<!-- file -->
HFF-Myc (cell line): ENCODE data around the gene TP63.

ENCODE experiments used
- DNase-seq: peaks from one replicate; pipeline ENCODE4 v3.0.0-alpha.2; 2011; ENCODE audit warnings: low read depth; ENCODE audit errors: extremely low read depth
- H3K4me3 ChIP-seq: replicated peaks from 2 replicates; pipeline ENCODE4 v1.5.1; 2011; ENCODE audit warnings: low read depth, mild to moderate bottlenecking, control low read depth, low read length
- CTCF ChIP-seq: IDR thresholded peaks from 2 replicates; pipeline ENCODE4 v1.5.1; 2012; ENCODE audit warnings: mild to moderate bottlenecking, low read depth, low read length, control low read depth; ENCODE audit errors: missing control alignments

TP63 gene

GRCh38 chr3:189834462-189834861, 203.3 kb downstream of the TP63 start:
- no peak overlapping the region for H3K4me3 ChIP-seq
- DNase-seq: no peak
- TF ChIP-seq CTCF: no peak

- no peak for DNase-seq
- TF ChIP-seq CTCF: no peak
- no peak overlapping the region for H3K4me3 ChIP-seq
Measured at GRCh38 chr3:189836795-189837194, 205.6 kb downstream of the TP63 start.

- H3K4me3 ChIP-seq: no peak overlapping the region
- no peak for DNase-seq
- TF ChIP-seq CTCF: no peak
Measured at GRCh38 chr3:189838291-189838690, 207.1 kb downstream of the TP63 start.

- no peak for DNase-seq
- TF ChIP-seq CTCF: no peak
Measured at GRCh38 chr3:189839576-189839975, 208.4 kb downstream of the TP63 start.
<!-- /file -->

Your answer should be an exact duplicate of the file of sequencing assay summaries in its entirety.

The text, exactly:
HFF-Myc (cell line): ENCODE data around the gene TP63.

ENCODE experiments used
- DNase-seq: peaks from one replicate; pipeline ENCODE4 v3.0.0-alpha.2; 2011; ENCODE audit warnings: low read depth; ENCODE audit errors: extremely low read depth
- H3K4me3 ChIP-seq: replicated peaks from 2 replicates; pipeline ENCODE4 v1.5.1; 2011; ENCODE audit warnings: low read depth, mild to moderate bottlenecking, control low read depth, low read length
- CTCF ChIP-seq: IDR thresholded peaks from 2 replicates; pipeline ENCODE4 v1.5.1; 2012; ENCODE audit warnings: mild to moderate bottlenecking, low read depth, low read length, control low read depth; ENCODE audit errors: missing control alignments

TP63 gene

GRCh38 chr3:189834462-189834861, 203.3 kb downstream of the TP63 start:
- no peak overlapping the region for H3K4me3 ChIP-seq
- DNase-seq: no peak
- TF ChIP-seq CTCF: no peak

- no peak for DNase-seq
- TF ChIP-seq CTCF: no peak
- no peak overlapping the region for H3K4me3 ChIP-seq
Measured at GRCh38 chr3:189836795-189837194, 205.6 kb downstream of the TP63 start.

- H3K4me3 ChIP-seq: no peak overlapping the region
- no peak for DNase-seq
- TF ChIP-seq CTCF: no peak
Measured at GRCh38 chr3:189838291-189838690, 207.1 kb downstream of the TP63 start.

- no peak for DNase-seq
- TF ChIP-seq CTCF: no peak
Measured at GRCh38 chr3:189839576-189839975, 208.4 kb downstream of the TP63 start.